Archives: 2018

Editor's Welcome
Cabinetmaking in the Southern Backcountry: The Ledger Book of John C. Burgner, 1818–1844

Daniel Kurt Ackermann
Fig. 9: Secretary desk by John C. Burgner, 1819, Greene Co. or Washington Co., TN. Cherry, maple, and walnut with yellow pine and tulip poplar; HOA: 50”, WOA: 43-1/4”, DOA: 18”. Collection of the Tennessee State Museum, photograph courtesy of Case Auction, Knoxville, TN.

The 144-page ledger book of cabinetmaker John C. Burgner (1797–1863) provides a remarkably complete picture of a furniture making shop during the first half of the nineteenth century in the rural American South. The ledger reveals the wide range of activities undertaken by Burgner’s shop over four decades of operation in East Tennessee and Western North Carolina. He recorded transactions with eighty individuals, both customers and employees, and the creation and repair of more than a thousand objects between 1818 and 1844. Burgner’s ledger is an invaluable document for the study of South’s early material culture. In many ways it is of even greater significance than even the oft-cited account book of the eighteenth-century South Carolina cabinetmaker Thomas Elfe because of its level of detail and chronological scope.[1] John C. Burgner used his ledger book for two purposes: as an account book and as a waste book. Beginning in 1818, working from … Continued

The Nine Lives of Robert Deans: A Cabinetmaker and Master Builder in Edinburgh, Charleston, and London, 1740–1780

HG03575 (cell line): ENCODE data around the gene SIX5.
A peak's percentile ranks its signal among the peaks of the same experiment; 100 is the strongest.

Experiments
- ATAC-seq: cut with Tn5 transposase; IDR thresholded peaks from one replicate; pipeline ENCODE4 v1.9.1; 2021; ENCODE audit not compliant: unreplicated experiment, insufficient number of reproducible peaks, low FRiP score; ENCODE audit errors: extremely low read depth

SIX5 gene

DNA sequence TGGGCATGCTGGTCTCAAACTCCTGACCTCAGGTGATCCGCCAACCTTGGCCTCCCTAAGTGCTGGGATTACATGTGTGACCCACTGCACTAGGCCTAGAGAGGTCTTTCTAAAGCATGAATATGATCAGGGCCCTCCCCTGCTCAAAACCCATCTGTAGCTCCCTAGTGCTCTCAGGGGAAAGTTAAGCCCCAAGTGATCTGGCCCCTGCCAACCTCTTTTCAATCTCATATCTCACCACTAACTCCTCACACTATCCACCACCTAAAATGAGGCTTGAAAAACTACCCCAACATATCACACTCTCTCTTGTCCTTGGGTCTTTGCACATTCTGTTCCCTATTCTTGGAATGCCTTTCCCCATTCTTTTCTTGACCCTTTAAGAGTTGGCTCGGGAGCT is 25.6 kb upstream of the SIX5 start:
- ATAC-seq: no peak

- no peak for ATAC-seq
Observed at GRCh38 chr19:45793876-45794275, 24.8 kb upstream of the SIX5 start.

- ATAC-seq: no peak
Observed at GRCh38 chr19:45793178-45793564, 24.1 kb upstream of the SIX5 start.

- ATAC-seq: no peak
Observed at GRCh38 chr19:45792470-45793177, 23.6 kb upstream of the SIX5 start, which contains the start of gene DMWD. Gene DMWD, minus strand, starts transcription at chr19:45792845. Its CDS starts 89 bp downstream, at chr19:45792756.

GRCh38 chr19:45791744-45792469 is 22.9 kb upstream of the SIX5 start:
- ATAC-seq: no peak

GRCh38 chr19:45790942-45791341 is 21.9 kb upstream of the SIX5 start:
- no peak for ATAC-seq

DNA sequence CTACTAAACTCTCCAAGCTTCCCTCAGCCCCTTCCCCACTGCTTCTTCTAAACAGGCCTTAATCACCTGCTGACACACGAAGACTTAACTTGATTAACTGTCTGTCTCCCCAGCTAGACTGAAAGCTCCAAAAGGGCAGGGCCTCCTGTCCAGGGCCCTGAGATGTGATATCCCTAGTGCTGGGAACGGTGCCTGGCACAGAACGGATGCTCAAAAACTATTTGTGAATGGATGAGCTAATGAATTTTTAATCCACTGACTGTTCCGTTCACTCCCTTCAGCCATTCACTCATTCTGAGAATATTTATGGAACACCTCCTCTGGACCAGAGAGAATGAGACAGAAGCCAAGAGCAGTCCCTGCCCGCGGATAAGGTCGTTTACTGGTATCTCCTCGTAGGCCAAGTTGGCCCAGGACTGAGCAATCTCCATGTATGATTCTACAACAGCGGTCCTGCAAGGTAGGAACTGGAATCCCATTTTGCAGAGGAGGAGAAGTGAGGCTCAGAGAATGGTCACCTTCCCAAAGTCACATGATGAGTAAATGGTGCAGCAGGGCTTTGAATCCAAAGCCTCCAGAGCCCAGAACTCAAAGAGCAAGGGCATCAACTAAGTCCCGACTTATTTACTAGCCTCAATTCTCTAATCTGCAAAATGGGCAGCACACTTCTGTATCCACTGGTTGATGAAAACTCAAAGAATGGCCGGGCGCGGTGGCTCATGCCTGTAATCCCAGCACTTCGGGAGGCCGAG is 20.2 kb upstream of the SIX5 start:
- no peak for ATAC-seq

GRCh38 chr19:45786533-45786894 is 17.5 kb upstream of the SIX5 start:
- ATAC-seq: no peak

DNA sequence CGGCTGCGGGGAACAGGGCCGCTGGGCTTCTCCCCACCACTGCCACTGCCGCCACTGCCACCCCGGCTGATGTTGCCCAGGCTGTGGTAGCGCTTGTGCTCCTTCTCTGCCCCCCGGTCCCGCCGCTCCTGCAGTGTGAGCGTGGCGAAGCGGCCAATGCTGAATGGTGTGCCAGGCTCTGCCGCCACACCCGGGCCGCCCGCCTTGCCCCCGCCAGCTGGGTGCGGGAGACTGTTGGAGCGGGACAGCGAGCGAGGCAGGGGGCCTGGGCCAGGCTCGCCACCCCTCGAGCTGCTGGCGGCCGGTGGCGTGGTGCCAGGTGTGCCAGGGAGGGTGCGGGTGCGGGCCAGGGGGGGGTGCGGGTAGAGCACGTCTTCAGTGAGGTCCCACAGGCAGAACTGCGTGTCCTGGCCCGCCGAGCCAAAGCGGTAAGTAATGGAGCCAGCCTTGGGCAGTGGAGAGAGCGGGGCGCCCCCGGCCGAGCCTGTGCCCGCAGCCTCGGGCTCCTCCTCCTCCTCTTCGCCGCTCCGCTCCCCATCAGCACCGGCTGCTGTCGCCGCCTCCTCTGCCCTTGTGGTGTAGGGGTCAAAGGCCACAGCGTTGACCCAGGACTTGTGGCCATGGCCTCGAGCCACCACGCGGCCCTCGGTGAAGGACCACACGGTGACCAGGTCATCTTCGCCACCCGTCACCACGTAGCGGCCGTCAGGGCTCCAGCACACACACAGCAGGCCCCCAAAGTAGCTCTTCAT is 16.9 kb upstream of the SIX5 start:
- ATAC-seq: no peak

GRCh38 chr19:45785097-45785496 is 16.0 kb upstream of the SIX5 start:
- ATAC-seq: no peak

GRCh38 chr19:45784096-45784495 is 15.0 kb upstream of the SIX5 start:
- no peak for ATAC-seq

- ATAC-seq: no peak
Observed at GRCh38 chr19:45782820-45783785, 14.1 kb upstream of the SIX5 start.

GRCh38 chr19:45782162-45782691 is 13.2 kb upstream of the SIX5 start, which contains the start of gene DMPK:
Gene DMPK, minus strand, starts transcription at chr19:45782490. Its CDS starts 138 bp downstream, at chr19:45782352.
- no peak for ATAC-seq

Stephen Jackson and Robert Leath
Fig. 26: Lady’s closet by Robert Deans and carved by Henry Burnett, 1750–1755, Charleston, SC. Mahogany with cypress; HOA: 53-1/4”, WOA: 35-1/4”, DOA: 18-3/4”. Collection of the Museum of Early Southern Decorative Arts (MESDA), Acc. 3522, Given in memory of Polly and Frank Myers by Mr. and Mrs. George Kaufman.

On 5 April 1778, a fifty-seven year old, Scottish-born cabinetmaker and master builder named Robert Deans sat down to complete his last will and testament. Three members of the London building trade, a stonemason named Andrew Ramsey and carpenters John Stephen and Hugh Martin, gathered in Deans’s townhouse at 48 Chandos Street to witness his signature. Two of Deans’s colleagues in the London furniture trade, upholsterer David Watson and carver and glass grinder Alexander Murray, were appointed to serve as his executors. Deans bequeathed his “worldly estate” to the children of a deceased brother, Alexander, who had been a farmer in Tranent, Scotland, a parish located just sixteen miles east of Edinburgh. He added that if his sister Mary was still alive at the time of his death, she was to receive an annual stipend of five pounds sterling.[1] Five days later, Deans added a codicil to his will that was more … Continued